I've been cheated by films since I don't know whe-e-n,

Ta-da-da-da-da; ta-da-da-da-da.

This one's got one good point: it must come to an end.

Ta-da-da-da-da; ta-da-da-da-da.

Look at me now! Will I ever learn?

I don't know who ... thought Pierce Brosnan should sing in it.

How on earth could it not... be... shit?

One more smirk, and then I knew it would bomb,

One more scene and I'd a great need to vom',


Mamma Mia! There they go again. Bringing us a movie based, with chilling calculation, on a hit stage show franchise, this one being laboriously structured around the songs of the once mocked, then ironised and now adored 70s pop legends Abba. The most transcendent type of film, they say, leaves a subliminal image imprinted on your mental retina, an image which you only see fully on leaving the cinema. After Michael Haneke's Hidden, we asked ourselves: "So what did happen outside the school gates?" Ten minutes after this film, I suddenly gasped: "Ohmigod, was Colin Firth's character supposed to be gay?" Of this, more in a moment.

Struldbruggs among you will remember the 1994 film Muriel's Wedding, with Toni Collette as the big, goofy woman who is obsessed with Abba and dreams about a white wedding. (That ecstatic-bride logo for the Mamma Mia! stage show, on display outside theatres from Antwerp to Las Vegas, owes a great deal to the Muriel's Wedding poster.) Muriel's Wedding was however conceived during the affectionate-irony phase of Abba's reputation, when it was entirely appropriate that a nerd should be obsessed by the band, but that the nerd should be gloriously empowered and transformed by the sheer zinging power of Abba's tunes.

Mamma Mia! The Movie is very different. Everything has been squeaky-cleaned up. It too has a feelgood wedding motif - but there is no irony, no heartache, certainly no paralysing illness, no dramatic plausibility, and weirdly, no hint that the characters know whose songs they are singing; there is no sense of perspective on the music. In Mamma Mia! Abba is everywhere and nowhere. This is Planet Abba or Abbaworld. The characters are forever dancing and smiling and bursting into Abba songs like Stepford cyborgs when you flip the secret panel behind their heads and press the Life-Affirming Behaviour button. An Abba instrumental is even used when the bride walks up the aisle, instead of Handel. And nobody ever says: "Oh for Gawd's sake, just for a change, can we sing something by the Carpenters?"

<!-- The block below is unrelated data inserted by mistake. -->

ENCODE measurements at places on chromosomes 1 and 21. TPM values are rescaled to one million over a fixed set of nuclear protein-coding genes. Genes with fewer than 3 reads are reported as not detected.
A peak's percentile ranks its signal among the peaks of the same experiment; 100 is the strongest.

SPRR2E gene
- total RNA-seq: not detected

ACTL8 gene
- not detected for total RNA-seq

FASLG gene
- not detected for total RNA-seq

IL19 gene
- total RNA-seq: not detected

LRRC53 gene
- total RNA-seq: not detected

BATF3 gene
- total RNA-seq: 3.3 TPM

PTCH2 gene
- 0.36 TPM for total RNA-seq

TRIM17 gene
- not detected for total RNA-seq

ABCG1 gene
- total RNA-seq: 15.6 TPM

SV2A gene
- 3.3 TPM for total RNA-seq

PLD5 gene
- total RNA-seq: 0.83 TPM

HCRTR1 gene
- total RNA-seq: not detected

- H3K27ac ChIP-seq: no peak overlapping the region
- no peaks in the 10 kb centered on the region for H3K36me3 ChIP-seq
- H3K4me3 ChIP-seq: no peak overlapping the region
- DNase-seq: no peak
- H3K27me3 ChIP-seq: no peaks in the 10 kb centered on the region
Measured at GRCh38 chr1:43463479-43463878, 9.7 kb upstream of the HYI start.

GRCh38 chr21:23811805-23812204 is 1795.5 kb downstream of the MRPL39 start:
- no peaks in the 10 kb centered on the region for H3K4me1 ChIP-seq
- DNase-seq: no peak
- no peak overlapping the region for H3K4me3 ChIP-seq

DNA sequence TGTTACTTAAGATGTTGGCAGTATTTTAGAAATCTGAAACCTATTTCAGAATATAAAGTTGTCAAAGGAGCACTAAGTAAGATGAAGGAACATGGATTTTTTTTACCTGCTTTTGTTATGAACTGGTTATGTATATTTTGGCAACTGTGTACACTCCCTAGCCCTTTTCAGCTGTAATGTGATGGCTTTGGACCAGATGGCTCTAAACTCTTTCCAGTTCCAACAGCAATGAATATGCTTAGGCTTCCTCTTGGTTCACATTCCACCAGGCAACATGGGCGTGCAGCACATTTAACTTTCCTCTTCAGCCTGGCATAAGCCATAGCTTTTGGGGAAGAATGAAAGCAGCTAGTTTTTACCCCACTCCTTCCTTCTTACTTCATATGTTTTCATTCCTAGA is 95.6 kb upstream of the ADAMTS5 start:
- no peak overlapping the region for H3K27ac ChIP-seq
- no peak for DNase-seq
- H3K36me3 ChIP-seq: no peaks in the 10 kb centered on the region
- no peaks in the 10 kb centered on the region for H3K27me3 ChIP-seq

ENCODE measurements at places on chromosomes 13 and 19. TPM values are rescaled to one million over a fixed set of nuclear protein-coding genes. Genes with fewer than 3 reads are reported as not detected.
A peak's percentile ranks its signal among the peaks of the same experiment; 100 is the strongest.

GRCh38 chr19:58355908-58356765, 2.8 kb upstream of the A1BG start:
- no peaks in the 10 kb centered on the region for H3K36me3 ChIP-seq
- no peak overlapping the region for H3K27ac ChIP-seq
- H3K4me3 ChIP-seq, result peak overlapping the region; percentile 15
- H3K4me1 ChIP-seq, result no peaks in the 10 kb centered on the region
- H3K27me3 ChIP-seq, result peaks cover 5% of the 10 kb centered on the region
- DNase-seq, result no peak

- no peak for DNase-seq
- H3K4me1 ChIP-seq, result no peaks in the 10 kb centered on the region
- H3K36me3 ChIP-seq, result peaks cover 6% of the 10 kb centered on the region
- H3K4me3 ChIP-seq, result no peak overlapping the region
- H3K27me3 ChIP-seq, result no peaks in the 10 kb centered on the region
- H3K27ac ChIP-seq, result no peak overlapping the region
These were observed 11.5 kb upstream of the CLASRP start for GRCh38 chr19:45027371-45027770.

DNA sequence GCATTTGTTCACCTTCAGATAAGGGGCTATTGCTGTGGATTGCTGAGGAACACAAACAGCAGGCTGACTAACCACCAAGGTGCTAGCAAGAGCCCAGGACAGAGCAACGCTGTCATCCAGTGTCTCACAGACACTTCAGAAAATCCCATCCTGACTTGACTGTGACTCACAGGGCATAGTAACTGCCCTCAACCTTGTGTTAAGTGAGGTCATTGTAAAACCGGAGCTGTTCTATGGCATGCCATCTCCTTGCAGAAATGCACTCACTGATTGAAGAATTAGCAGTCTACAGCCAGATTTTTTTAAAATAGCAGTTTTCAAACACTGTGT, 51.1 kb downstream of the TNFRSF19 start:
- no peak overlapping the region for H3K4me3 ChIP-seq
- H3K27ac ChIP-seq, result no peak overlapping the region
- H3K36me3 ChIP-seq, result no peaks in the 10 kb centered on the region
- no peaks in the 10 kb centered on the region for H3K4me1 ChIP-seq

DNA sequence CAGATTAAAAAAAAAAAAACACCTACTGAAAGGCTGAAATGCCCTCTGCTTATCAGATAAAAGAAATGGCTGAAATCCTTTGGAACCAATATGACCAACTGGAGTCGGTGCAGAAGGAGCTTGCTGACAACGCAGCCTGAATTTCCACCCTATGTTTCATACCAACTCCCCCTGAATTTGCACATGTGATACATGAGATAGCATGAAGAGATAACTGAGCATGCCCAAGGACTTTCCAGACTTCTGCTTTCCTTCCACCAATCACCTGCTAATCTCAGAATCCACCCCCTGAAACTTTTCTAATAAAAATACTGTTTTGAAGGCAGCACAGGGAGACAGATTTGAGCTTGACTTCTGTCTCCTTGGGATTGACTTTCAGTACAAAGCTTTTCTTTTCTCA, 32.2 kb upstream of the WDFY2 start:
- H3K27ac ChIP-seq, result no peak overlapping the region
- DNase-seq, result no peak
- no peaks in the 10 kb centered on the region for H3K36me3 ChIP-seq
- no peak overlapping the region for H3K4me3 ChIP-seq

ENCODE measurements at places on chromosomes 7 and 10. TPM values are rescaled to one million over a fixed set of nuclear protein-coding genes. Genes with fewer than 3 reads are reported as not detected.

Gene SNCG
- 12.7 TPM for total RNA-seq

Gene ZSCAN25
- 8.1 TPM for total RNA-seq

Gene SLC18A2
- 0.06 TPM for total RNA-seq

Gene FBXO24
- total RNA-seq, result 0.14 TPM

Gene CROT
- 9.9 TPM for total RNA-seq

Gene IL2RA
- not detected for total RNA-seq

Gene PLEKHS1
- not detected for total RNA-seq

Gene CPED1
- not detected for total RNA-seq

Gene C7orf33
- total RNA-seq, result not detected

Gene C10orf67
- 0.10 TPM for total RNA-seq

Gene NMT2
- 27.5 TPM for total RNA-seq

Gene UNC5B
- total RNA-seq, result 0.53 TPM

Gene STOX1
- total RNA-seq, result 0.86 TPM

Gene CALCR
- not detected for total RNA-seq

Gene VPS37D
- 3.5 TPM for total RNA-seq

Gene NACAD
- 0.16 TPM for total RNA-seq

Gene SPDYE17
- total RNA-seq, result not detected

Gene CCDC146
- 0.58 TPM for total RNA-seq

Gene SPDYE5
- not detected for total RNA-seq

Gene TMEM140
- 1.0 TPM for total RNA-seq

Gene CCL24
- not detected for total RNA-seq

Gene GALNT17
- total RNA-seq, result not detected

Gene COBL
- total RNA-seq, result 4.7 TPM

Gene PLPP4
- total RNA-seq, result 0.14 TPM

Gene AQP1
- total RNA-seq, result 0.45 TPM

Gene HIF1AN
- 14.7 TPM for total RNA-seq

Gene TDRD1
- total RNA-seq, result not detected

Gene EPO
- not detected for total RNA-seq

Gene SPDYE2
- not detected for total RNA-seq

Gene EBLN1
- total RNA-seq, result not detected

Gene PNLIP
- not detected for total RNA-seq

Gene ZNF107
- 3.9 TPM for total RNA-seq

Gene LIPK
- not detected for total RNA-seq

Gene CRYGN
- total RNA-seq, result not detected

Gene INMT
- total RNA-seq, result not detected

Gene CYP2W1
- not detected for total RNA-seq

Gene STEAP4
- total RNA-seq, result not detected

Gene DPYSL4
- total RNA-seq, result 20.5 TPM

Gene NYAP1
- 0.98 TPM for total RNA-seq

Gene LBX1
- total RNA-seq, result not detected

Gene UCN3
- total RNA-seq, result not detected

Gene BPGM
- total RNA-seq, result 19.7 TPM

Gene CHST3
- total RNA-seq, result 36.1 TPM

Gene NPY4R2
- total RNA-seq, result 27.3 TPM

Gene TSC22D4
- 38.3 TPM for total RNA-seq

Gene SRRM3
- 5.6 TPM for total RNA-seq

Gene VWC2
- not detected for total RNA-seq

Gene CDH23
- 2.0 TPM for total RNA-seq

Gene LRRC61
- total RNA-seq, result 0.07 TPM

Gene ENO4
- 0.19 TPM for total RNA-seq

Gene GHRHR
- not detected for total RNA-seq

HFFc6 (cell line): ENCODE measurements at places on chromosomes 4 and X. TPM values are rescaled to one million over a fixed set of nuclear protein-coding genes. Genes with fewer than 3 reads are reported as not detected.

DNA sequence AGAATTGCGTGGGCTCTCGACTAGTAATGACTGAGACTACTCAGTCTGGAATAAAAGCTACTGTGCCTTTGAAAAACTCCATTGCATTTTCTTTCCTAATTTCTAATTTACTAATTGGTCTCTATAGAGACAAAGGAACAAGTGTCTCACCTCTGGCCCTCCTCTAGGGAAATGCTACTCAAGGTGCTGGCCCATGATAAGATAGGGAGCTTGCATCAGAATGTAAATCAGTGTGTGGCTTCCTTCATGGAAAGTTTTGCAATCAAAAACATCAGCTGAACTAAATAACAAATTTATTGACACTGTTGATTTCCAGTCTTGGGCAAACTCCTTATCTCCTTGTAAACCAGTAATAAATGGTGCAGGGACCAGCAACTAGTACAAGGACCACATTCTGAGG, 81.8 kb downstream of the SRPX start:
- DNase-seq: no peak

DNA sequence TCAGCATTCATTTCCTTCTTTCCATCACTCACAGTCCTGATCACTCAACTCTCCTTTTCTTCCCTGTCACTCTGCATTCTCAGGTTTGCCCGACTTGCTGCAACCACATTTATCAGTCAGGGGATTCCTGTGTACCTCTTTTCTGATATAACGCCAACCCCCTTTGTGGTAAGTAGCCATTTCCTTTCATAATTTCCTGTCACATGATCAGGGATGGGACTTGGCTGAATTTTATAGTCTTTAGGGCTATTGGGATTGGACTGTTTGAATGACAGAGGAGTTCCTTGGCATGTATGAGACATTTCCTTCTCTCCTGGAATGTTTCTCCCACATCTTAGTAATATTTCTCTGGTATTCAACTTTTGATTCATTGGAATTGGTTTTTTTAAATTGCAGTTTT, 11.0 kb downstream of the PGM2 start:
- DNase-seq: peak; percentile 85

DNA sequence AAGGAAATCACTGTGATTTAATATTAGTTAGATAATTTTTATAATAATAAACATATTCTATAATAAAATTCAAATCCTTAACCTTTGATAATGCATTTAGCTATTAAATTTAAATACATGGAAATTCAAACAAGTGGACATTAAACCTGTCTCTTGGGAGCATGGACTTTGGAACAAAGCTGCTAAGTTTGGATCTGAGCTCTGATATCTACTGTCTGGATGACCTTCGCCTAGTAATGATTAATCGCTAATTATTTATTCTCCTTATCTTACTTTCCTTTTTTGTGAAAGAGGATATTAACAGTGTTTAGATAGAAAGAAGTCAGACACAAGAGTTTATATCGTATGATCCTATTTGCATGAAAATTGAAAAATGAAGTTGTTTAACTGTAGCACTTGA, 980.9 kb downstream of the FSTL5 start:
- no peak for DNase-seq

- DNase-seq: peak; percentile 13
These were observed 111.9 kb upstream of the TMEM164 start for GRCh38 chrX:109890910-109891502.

The story is ... urh. No film has ever had a more irrelevant story. Is it, you ask, a musical account of the true story of how Abba singer Anni-Frid Lyngstad was born in 1945 as a result of a Nazi plan to boost the Aryan gene pool by mating German soldiers with Norwegian mothers? No. The film and stage show are very loosely based on a 1968 Gina Lollobrigida movie called Buona Sera, Mrs Campbell. Meryl Streep plays Donna, a former hippie and free spirit who runs a B&B on a horrendous Shirley-Valentine-style Greek island. Her 20-year-old daughter Sophie (Amanda Seyfield) is about to get married. Donna has invited her best buddies Rosie (Julie Walters) and Tanya (Christine Baranski) to the event. But how about Sophie's long-lost father, the guy who had his way with Donna and scarpered all those years ago? Sophie has life-affirmingly discovered the existence of three of her multi-shagging mum's old lovers who may have supplied the DNA at the time. Life-affirmingly, she invites them all to her wedding without telling her mother: Sam (Pierce Brosnan), Bill (Stellan Skarsgård) and Harry (Colin Firth). All three guys show up with cute old photos of them in hippy-ish or punky garb. Bill even waffles about his love for Donna having taken place in the era of peace and love. Huh? Assuming the film is set roughly in the present day, and Sophie is 20, then their love was in the era of Westland and privatising British Gas.

Anyway, all three guys are still plausibly dishy. But there is something odd about Colin Firth. Of the three, his paternity claim appears to be the weakest; he talks about having no children, only a pair of dogs, and in the final group-dance-hug scene, appears to cop off with someone of the same genital group. Could it be that Colin's enthusiasm for womankind is now limited to his mamma-mia? Is this the movie attempting, in its simperingly inclusive way, to acknowledge the band's gay fanbase? Either way, it's a coy sort of outing which leaves the character deeper in the closet than ever.

Mamma Mia! ties itself in knots trying to shoehorn in every single famous number, and each time, the beginning of an Abba song triggered in me a Pavlovian stab of pleasure, cancelled after a millionth of a second by a backwash of rage that this soulless panto has done nothing to earn or even understand the good feeling.

Some songs are easier to incorporate than others. Waterloo is saved for the closing credits, perhaps because screenwriter Catherine Johnson didn't grasp its metaphorical quality, and that she would not in fact need a vast Napoleonic army to troop across the island. But there is one very famous Abba number which is entirely omitted. That is a crying shame. I have an idea for the way in which it could yet be included, should an extra scene be needed for the DVD. There's a six-year-old boy on the island called Fernando, and caring Meryl Streep suspects that poor little Fernando could be hearing-impaired. She sits the little lad down, takes out a set of drums and bangs them close to his ears; with tears pouring down her cheeks, she sings to him a single, heart-rending question ...


Peter Bradshaw

The GuardianTramp

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